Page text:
Note: The similar Hummingbird UL and Egret UL (ultralight) Sleeping Bags offer the same insulation and quality but feature a thinner shell material without a DWR finish to trim weight.

View At Feathered Friends

Men’s Hummingbird 20Women’s Egret 20

REI Co-Op Magma 15

Runner Up: Best Sleeping bag

best sleeping bags rei magma 15

  • MSRP: $429.00
  • Insulation: 850-Fill Down
  • Tested Comfort Rating: 21ºF
  • Tested Lower Limit: 9ºF
  • Weight: 2 lb 3.6 oz. (Medium)
  • Shell Material: Pertex® 15-denier ripstop nylon (bluesign® approved)

PROS: Huge range of widths and lengths for the perfect fit – Excellent warmth-to-weight ratio – Great quality down

CONS: Not quite as high quality as top-tier, premium brands

CLOSE LOOK: REI has impressed us lately with a quality lineup of backpacking gear, including tents, packs, and (now) sleeping bags. The Magma 15 continues to combine quality down with a very competitive, lightweight, and packable design. The upshot is a perfect middle-ground between lower-quality budget options and premium down sleeping bags (such as Western Mountaineering and Feathered Friends). The 15ºF rating also makes the Magma ideal for colder adventures in the shoulder seasons or at higher altitudes. While the material feels a little dangerously thin (15-denier thickness, whereas most manufacturers opt for 20), the Magma 15 still offers incredible value and is easily one of the best sleeping bags on the market today.

For the latest iteration, REI did away with specific men’s and women’s designs, instead opting for a single-unisex sleeping bag offered in a plethora of different sizes. Specifically, we have lengths including short, medium long along with different widths of narrow, regular, and wide. So when all said and done, the Magma 15 offers a refreshing range of sizing options to make sure you get the perfect fit.

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Unisex w/ Sizing Options

Kelty Cosmic Down 20

Best Budget Sleeping Bag

best sleeping bags kelty cosmic down

  • MSRP: $189.00
  • Insulation: 550-Fill Down
  • Tested Comfort Rating: Men’s: 31 ºF – Women’s: 25º F
  • Tested Lower Limit: Men’s: 21ºF – Women’s: 13º F
  • Weight: Men’s: 2 lbs. 7 oz, – Women’s: 3 lbs. 4.5 oz, (Regular Size)
  • Shell Material: 50-Denier Nylon

PROS: Budget-friendly for a down bag – Good comfort and warmth – Durable design

CONS: Lower-quality down – Heavy for a down sleeping bag

CLOSER LOOK: When it comes to making every dollar count on a tight budget, you can’t go wrong with the Cosmic Down 20 from Kelty. This sleeping bag comes for a reasonable price – especially for down insulation – and still offers decent quality and longevity. Keep in mind that the lower quality down fill results in noticeably increased weight than other options, but this sleeping bag still offers excellent value regardless. So for new hikers or those with a lower budget, the Kelty Cosmic Down is easily the best budget sleeping bag for you.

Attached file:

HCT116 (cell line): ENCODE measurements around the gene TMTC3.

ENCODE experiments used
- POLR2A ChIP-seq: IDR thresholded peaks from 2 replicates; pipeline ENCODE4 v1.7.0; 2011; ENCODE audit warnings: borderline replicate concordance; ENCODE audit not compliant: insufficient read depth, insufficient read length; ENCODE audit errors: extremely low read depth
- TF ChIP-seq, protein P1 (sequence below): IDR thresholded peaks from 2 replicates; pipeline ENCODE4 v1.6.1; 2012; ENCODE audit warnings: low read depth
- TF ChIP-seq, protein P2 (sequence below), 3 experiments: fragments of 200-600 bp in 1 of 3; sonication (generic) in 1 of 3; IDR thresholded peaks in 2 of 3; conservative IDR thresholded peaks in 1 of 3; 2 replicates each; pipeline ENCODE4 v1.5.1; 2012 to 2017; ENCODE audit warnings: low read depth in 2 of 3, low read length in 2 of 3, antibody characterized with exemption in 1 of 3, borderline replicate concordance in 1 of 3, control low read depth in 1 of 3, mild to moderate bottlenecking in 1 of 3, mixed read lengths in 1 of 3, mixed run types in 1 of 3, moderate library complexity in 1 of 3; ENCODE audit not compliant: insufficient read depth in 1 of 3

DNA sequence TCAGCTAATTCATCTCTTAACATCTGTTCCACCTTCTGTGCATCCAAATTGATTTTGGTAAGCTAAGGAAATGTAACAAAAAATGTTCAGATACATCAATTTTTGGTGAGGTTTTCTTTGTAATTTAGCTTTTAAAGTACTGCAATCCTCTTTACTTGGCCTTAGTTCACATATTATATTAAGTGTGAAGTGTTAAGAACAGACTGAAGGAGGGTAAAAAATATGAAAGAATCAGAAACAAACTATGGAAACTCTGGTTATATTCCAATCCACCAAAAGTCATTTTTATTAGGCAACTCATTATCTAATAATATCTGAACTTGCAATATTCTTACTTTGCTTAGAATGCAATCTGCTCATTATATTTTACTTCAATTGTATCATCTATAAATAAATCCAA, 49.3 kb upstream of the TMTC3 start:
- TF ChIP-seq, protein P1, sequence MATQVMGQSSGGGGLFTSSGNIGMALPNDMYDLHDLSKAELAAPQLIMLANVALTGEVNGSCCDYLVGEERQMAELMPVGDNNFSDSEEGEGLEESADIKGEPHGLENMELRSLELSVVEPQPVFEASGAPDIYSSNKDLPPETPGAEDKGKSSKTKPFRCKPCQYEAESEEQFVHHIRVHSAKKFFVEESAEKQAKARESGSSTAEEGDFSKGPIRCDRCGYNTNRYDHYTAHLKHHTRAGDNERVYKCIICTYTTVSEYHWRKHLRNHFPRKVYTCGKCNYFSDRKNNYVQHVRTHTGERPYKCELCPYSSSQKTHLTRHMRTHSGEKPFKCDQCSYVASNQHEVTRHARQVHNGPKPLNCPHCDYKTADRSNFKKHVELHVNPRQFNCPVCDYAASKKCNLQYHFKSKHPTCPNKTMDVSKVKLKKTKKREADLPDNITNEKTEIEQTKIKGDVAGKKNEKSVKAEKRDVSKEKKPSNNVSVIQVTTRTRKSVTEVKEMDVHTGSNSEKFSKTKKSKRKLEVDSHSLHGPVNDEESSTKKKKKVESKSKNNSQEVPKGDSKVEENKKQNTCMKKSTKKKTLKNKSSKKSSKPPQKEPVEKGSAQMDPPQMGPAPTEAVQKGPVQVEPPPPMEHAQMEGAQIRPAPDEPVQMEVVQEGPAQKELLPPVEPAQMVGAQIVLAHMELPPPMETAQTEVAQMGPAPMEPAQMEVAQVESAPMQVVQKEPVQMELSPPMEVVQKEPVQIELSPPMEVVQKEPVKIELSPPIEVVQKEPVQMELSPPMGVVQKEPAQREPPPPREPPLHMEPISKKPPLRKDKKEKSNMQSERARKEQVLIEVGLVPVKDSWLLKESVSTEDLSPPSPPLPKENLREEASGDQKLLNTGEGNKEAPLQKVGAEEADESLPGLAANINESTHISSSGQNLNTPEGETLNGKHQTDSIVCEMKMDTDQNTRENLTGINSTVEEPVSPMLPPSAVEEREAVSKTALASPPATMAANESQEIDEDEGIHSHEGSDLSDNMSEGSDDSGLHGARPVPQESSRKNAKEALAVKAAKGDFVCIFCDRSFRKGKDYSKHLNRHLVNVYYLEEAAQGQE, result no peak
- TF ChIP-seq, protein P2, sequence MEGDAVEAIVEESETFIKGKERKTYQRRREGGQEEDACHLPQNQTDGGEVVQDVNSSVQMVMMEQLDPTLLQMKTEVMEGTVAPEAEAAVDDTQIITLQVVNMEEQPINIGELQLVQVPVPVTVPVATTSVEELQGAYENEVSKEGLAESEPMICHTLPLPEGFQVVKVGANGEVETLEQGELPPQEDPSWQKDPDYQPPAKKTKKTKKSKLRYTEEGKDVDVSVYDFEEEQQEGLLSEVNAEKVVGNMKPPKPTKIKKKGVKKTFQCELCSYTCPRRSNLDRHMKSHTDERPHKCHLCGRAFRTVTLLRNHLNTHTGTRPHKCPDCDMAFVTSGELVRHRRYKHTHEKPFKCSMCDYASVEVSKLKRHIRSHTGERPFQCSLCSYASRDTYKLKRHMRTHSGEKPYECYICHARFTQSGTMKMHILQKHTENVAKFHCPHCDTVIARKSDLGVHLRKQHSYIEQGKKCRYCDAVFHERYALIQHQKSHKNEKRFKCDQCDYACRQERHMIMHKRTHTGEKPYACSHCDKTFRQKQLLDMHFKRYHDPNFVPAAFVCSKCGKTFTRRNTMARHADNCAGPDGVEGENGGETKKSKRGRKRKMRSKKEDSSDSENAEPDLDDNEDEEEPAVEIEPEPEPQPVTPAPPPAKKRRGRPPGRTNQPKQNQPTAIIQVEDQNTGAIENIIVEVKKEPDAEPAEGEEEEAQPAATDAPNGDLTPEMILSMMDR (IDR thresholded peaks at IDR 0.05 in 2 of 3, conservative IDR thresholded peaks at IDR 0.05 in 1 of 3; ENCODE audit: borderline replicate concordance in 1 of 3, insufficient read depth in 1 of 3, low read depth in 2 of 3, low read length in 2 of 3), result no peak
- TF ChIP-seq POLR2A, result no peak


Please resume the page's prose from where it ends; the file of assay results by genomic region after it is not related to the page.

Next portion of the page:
The latest iteration of the Cosmic Down 20 has several updates over last year’s version. First and foremost, Kelty expanded the footbox to provide a little extra wiggle room and comfort. Additionally, the shell and liner fabrics have been shuffled to improve durability and feature more recycled materials. Lastly, Kelty added a full-length draft tube along the zipper for improved warmth retention. Once the dust of redesign settled, the latest Cosmic Down 20 sleeping bags actually shaved off a few ounces of overall weight from their predecessors, making them ever so slightly a more reasonable option for backpacking. Remember, the Cosmic Down is still heavier than other down sleeping bags on our list, but the lower price may definitely overrule this drawback.

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MEN’S Cosmic Down 20women’s Cosmic Down 20

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MEN’S Cosmic Down 20women’s Cosmic Down 20


MEN’S Cosmic Down 20


Marmot Trestles Eco Elite 20

Best Synthetic Sleeping bag

best sleeping bags marmot trestles

  • MSRP: $179.00
  • Insulation: Synthetic HL-ElixR Eco Micro recycled fibers
  • Tested Comfort Rating: Men’s: 32.2 ºF – Women’s: 20.3º F
  • Tested Lower Limit: Men’s: 21.6ºF – Women’s: 7.9º F
  • Weight: Men’s: 2 lbs. 6 oz, – Women’s: 2 lbs. 11 oz, (Regular Size)
  • Shell Material: 20-denier recycled ripstop polyester

PROS: Competitive weight – Doesn’t lose insulation capability when wet – Durable and dependable design

CONS: Bulkier than down sleeping bags